As shown in the exploded view of the beam position, the displacement of the focus point 48 indicated by arrow F due to the adjustment of the weak lens 46 position is much smaller than the lens 46 displacement D. Accordingly, an inexpensive and simple fine adjustment mechanism 50 can be used to facilitate the displacement of the second lens 46 within the lens assembly 20. Due to the long focal length of the weak lens 46, any lateral displacement of the weak lens 46 in a direction generally perpendicular to the optical axis B--B produces negligible effects on the optical system performance and alignment. Therefore, a less precise drive mechanism 50 is required for positioning the weak lens while tight constraints are maintained on the lateral position of the beam focus point 48 at the image surface.

Beneficially, both the weak lens 46 and the adjustment mechanism 50 are inexpensive, enabling easy and low cost focus adjustments. It will be recognized by those skilled in the art that if the weak lens is placed in a diverging or converging beam, the design of the weak lens can be constrained such that the presence or absence of the weak lens at some longitudinal position along the optical axis may not affect the focus of the lens assembly.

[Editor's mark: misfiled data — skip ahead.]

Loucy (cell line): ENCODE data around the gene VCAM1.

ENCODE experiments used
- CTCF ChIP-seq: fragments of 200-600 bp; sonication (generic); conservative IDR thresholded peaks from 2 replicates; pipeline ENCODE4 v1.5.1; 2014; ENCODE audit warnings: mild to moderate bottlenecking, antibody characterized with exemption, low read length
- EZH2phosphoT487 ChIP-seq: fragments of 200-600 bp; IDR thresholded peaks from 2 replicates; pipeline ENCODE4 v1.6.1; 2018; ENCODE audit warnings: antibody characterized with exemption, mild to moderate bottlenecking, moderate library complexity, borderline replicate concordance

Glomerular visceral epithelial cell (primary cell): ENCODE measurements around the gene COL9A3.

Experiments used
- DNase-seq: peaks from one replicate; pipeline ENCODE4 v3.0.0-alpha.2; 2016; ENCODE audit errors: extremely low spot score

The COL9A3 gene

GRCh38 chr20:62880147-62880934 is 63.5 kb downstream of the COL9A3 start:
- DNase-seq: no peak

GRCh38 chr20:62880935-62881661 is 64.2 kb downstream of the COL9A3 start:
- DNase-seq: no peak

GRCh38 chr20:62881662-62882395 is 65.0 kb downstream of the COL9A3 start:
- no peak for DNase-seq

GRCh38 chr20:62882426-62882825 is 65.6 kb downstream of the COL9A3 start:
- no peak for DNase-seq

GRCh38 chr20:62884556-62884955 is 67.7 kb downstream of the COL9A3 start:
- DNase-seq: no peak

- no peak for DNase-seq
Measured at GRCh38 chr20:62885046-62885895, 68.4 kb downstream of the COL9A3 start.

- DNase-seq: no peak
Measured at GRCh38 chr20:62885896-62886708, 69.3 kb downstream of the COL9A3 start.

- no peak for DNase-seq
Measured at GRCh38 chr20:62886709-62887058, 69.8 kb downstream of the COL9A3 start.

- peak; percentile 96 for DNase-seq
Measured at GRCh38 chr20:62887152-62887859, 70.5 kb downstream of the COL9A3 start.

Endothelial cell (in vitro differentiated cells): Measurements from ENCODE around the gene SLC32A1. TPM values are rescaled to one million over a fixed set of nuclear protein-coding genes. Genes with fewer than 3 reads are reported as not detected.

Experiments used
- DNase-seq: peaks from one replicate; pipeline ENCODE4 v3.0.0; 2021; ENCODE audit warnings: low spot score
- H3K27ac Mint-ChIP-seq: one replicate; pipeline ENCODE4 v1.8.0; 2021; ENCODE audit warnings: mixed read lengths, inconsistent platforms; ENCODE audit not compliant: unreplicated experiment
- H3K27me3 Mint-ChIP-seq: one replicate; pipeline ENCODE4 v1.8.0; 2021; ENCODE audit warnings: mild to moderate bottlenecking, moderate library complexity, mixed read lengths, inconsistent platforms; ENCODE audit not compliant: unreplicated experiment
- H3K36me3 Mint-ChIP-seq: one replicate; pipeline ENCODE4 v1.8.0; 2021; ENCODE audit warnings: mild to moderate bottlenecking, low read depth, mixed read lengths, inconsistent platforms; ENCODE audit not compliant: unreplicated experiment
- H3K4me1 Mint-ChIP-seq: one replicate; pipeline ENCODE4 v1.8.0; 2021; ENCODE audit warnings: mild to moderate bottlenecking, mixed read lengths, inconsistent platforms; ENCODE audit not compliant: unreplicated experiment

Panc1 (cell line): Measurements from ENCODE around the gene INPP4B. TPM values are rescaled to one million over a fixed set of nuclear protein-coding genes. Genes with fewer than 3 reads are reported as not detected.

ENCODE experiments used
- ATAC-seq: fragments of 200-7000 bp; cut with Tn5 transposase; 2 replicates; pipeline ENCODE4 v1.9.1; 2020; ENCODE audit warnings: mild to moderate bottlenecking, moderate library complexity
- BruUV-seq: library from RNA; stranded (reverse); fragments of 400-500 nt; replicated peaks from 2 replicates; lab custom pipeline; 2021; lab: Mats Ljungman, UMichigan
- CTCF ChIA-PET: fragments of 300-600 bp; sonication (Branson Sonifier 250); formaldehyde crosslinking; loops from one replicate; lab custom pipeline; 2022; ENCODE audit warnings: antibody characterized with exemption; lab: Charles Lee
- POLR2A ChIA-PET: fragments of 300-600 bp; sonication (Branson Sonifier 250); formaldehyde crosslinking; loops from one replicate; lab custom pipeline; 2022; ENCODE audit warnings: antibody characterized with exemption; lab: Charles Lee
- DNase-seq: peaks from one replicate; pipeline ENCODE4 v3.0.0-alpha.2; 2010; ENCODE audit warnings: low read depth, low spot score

The fine focusing mechanism is readily controlled by the controller 38. The controller 38 controls the focus lens 46 position by determining the required focus lens position based upon sensed temperature data as will be detailed below. It will be noted that in FIG. 3, the light source housing 18 has a temperature sensor 19 affixed thereto. The sensor 19 is connected to the controller 38 by a communications line as indicated in FIGS. 1 and 3. The controller 38 signals the adjustment mechanism 50 to adjust the focus lens position longitudinally along the beam axis.

Referring to FIG. 4, a preferred embodiment of an adjustment mechanism of lens assembly 20 will be described. The weak leans 46 is mounted in a lens holder 52 that is supported by two parallel leaf springs 54, one on each side of the lens holder 52. The leaf springs 54 are attached to a plate 56, which forms part of the carriage 11, and to the lens holder 52 by screws 58 or by other suitable means. The lens holder 52 has a rigid screw 64 rotationally fixed within a through bore 62. A rotatable nut 60 engages the screw 64 to displace the lens mount 52 longitudinally upon rotation of the nut 60 by a mini-motor 66. The screw 64 can be driven linearly, either forward or reverse, to displace the weak leans 46 closer to or further away from the first lens 44. Preferably, the nut 60 is slightly oversized to allow for the angling of the screw 64 during movement of the mount 52.